Strong growth seen in skin care category – Mintel
Likewise, the categories that displayed the highest levels of growth were those associated with pleasure, fun and indulgence, rather than the functional day-to-day products.
Consequently, facial skin care has benefited from the angle of being seen as a product of indulgence.
Facial skin care
In this category, facial skin care is showing no signs of ageing. Between the years 2000 to 2010, it grew almost 70 per cent, driven largely by interest in anti-ageing.
Anti-ageing moisturisers make up nearly 40 per cent of the total category sales with more than four in ten women buying skin care products that target particular problems such as wrinkles.
Product penetration is relatively high as around nine in ten women use face creams and lotion, mostly simply with the aim of moisturising their skin.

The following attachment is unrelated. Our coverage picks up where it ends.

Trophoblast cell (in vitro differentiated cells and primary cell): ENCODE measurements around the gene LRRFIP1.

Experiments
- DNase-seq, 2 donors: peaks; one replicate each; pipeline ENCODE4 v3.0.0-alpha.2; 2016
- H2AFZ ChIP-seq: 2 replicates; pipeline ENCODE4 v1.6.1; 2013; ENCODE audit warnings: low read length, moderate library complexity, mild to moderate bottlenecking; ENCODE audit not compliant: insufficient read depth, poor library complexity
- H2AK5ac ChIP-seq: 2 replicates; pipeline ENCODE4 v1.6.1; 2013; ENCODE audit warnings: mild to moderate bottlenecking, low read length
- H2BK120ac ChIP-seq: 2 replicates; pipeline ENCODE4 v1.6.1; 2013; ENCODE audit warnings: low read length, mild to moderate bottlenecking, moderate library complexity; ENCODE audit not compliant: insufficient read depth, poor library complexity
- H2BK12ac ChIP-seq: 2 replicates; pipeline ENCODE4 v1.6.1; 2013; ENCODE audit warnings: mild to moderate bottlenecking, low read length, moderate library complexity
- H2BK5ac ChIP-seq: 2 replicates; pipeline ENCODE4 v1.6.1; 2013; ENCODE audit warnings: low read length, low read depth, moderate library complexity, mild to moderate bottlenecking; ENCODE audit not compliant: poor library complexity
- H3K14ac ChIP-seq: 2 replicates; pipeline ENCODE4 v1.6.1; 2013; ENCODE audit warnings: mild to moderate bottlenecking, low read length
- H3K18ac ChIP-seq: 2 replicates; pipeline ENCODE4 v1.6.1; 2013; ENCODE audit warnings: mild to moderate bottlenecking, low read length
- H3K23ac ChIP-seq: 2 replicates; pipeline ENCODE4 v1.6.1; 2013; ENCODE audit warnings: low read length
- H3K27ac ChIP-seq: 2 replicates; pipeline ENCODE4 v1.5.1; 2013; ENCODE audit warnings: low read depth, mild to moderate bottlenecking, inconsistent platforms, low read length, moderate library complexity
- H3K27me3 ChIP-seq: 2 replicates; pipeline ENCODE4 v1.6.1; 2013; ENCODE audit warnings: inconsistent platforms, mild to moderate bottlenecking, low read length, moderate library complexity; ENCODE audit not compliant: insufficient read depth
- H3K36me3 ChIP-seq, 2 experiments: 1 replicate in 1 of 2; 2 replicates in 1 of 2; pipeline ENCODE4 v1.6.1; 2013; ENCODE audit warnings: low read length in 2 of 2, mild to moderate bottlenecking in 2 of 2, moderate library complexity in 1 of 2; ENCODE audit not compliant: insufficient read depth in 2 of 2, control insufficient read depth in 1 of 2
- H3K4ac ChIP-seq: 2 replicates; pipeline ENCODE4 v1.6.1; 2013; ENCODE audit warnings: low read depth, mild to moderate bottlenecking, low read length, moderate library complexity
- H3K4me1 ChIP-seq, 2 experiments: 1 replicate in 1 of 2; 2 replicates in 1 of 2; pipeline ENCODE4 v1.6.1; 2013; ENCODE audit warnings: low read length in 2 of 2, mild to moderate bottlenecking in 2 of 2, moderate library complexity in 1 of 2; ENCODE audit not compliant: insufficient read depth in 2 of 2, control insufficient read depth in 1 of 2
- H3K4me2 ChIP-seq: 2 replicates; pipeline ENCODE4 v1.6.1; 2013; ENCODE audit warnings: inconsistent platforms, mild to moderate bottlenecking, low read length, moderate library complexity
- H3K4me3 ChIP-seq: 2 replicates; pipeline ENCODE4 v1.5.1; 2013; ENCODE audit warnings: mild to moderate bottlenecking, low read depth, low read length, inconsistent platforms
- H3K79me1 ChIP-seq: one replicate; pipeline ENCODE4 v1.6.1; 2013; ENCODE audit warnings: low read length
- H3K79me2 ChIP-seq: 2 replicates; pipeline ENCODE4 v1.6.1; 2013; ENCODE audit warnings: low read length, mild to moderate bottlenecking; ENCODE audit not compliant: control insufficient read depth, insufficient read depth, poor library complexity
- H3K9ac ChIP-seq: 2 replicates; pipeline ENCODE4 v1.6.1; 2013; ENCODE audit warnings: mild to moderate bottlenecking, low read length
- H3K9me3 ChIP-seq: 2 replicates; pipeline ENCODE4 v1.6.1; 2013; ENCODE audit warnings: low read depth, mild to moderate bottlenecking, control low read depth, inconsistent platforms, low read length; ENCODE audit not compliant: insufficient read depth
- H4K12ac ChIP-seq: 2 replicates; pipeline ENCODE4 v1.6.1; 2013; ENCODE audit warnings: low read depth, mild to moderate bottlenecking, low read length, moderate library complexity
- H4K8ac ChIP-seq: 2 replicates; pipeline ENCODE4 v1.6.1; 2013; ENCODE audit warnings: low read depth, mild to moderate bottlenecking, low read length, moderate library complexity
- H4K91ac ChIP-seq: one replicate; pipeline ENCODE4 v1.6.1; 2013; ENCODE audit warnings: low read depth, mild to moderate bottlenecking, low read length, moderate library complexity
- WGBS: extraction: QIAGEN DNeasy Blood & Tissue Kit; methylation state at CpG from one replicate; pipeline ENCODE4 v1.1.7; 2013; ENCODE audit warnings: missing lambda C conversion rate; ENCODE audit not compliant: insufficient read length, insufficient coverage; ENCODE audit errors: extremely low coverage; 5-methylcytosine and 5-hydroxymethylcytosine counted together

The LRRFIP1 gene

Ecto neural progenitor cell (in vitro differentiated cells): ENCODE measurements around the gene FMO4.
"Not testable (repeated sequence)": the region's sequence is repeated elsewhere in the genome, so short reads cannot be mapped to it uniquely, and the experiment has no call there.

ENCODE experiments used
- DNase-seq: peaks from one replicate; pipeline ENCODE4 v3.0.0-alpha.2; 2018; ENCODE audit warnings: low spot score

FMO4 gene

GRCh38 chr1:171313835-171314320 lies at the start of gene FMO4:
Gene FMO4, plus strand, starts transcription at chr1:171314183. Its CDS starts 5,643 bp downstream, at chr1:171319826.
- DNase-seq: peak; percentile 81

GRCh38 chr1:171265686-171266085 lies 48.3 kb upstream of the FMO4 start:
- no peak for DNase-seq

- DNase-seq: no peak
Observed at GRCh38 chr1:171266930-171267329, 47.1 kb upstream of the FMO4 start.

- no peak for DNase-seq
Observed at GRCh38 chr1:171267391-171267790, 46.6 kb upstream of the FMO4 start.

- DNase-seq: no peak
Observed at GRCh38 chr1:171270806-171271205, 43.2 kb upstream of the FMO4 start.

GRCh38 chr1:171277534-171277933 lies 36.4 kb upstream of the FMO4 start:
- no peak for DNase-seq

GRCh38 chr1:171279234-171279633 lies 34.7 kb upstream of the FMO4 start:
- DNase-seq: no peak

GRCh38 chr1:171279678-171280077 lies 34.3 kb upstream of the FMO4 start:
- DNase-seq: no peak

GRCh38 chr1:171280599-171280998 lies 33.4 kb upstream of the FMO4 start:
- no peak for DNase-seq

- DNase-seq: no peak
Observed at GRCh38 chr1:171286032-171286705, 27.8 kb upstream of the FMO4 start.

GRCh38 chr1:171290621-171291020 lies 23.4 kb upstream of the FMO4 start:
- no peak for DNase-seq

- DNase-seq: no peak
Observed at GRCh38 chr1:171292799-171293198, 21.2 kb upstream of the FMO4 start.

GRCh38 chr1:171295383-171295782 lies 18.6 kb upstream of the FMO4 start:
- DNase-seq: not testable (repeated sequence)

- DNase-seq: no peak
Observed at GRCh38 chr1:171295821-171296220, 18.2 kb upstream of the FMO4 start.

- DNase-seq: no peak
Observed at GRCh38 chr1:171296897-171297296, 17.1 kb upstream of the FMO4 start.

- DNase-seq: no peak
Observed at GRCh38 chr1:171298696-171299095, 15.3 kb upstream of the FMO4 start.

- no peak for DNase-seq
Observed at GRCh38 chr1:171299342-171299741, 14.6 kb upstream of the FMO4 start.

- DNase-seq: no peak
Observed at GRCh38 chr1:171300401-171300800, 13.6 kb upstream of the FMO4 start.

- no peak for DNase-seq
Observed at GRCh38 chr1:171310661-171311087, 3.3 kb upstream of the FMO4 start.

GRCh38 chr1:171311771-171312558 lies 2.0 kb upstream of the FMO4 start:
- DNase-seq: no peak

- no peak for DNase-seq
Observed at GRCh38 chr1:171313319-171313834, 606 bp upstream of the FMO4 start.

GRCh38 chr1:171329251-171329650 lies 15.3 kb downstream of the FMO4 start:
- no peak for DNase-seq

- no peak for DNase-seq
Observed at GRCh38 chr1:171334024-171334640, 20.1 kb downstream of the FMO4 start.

Additionally, the category is highly innovative and new products boasting scientific developments and exotic ingredients enter the market constantly.
The body care sector saw strong growth of more than 74 per cent between 2000 and 2010.
Almost three in ten women use body care products to make them feel pampered. This figure rises to over a third of 25-34s, while only one in five women aged over 65 look for a pampering element.
According to Mintel, the category was shaken up in 2005 by the arrival of Johnson’s Holiday Skin, a body moisturiser and self-tan hybrid, which led to a year-on-year market size increase of more than 10 per cent.
While the category has yet to see a repeat of the Holiday Skin phenomenon, the market is open to innovation.
Of late, Bio-Oil, a product said to prevent and improve the appearance of stretch marks, has become something of a cult product.